Korean Circ J.  1997 Oct;27(10):1037-1043. 10.4070/kcj.1997.27.10.1037.

Familial Dilated Cardiomyopathy


Dilated cardiomyopathy is a primary myocardial disease characterized by ventricular dilatation and impaired ventricular contractility. It is not a rare disease and the age-adjusted prevalence in the United States is 36 cases per 100,000 population. The etiology of dilated cardiomyopathy has not been known yet, but toxin such as alcohol, thiamine deficiency, endocrine disorder, viral or bacterial infection, hereditary disorder, muscular dystrophy may be related to dilated cardiomyopathy. Familial dilated cardiomyopathy has been considered to be a rare disorder. But in recent study, dilated cardiomyopathy is found to be familial in at least 20%, a considerably higher prevalence than the previous reports. The mode of inheritance in most cases appears to be autosomal dominant, but there are reports of autosomal recessive, X-linked recessive, and mitochondrial inheritance. With molecular genetic technology, genomic abnormality responsible for familial dilated cardiomyopathy is being identified. The detection of responsible geneallows the determination of the gene-carrier status. We report a family with dilated cardiomyopathy, where two patients died suddenly, one patient has symptomatic heart failure, and another two family members have asymptomatic left ventricular dysfunction, identified by echocardiogram.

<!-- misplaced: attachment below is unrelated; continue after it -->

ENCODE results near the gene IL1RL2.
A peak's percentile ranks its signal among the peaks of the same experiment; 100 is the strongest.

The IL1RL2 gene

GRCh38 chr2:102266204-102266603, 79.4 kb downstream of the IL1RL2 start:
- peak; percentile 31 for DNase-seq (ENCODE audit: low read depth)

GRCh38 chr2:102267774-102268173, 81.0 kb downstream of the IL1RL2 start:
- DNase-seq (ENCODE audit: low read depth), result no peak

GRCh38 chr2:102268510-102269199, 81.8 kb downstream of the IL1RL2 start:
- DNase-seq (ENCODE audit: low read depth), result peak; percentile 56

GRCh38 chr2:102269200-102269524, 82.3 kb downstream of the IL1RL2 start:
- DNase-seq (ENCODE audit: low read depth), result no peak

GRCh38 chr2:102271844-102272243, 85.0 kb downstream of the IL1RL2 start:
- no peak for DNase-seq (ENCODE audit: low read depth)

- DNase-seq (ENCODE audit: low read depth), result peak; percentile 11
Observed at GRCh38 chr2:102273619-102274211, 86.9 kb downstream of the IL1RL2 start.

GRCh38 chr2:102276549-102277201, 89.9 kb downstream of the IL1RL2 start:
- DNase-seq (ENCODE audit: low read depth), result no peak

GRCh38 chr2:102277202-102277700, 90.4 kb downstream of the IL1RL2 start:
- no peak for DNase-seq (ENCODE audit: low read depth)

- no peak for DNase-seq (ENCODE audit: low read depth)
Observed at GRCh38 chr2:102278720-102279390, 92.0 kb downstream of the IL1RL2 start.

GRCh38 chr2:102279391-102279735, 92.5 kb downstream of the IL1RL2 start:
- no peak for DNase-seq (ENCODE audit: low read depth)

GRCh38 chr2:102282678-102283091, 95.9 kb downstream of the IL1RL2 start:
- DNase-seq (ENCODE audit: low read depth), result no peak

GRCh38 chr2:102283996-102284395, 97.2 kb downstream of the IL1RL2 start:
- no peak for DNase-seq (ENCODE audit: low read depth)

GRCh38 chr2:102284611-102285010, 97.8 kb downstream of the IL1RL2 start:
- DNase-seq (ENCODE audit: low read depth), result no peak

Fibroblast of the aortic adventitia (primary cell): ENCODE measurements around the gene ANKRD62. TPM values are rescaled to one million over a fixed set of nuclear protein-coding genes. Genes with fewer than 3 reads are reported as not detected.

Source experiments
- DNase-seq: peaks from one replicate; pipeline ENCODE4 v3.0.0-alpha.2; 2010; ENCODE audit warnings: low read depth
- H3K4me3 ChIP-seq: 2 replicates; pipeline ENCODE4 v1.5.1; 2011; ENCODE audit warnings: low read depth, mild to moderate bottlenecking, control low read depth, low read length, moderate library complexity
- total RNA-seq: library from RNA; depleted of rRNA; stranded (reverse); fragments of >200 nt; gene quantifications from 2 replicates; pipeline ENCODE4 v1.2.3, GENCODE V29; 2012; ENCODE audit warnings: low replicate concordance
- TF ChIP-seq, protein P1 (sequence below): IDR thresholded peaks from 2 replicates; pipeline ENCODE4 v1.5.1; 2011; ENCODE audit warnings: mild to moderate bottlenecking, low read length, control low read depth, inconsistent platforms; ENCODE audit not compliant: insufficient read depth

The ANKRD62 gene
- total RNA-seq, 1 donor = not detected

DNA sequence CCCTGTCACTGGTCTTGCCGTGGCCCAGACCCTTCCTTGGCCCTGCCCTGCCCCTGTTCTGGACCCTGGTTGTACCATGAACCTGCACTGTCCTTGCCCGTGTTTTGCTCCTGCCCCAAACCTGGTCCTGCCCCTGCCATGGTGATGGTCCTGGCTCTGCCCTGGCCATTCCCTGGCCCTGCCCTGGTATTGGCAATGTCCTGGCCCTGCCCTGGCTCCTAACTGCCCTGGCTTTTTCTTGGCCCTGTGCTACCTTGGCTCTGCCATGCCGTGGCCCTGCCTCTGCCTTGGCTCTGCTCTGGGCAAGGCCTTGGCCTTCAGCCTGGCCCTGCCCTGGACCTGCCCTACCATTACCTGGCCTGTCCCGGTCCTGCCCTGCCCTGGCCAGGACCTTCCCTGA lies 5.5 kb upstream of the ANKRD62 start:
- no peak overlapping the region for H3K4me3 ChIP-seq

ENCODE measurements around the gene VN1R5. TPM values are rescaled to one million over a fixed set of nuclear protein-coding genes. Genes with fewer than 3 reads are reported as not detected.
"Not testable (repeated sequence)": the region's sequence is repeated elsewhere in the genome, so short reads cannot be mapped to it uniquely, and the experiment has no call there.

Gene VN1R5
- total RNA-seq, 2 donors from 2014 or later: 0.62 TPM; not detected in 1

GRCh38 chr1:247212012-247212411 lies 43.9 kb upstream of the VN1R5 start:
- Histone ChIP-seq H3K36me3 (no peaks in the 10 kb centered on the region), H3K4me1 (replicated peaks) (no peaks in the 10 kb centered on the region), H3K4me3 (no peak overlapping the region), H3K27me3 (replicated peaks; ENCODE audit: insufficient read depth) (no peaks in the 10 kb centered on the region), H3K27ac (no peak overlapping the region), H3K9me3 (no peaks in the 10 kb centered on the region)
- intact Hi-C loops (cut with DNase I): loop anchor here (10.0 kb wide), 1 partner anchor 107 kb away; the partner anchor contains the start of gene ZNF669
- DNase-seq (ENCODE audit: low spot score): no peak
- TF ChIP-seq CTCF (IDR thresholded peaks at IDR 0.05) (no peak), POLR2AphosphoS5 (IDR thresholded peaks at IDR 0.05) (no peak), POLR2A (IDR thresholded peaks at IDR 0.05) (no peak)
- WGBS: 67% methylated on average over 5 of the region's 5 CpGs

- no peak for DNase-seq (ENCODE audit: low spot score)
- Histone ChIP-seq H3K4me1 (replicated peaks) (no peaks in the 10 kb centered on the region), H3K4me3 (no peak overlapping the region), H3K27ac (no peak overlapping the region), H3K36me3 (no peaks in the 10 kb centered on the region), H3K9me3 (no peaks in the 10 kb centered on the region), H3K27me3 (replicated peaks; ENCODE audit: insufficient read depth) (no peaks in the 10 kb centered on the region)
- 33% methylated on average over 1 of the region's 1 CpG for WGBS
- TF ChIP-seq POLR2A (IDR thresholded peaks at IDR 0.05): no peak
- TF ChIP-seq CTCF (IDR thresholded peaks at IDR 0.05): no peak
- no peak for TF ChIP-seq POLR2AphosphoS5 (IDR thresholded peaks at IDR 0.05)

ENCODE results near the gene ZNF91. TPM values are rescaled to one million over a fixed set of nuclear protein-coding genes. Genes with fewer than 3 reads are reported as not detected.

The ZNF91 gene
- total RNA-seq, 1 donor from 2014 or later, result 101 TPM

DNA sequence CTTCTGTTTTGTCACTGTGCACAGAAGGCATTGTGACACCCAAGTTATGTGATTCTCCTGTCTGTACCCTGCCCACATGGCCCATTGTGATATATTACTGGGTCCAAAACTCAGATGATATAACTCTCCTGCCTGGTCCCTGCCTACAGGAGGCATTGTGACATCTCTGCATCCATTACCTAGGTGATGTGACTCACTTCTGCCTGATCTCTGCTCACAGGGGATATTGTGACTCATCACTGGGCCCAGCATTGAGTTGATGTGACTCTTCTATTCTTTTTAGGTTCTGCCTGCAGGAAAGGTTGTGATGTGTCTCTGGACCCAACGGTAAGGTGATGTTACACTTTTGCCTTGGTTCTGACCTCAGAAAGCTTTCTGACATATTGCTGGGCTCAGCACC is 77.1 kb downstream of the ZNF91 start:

Familial dilated cardiomyopathy

MeSH Terms

Bacterial Infections
Cardiomyopathy, Dilated*
Genes, Mitochondrial
Heart Failure
Molecular Biology
Muscular Dystrophies
Rare Diseases
Thiamine Deficiency
United States
Ventricular Dysfunction, Left
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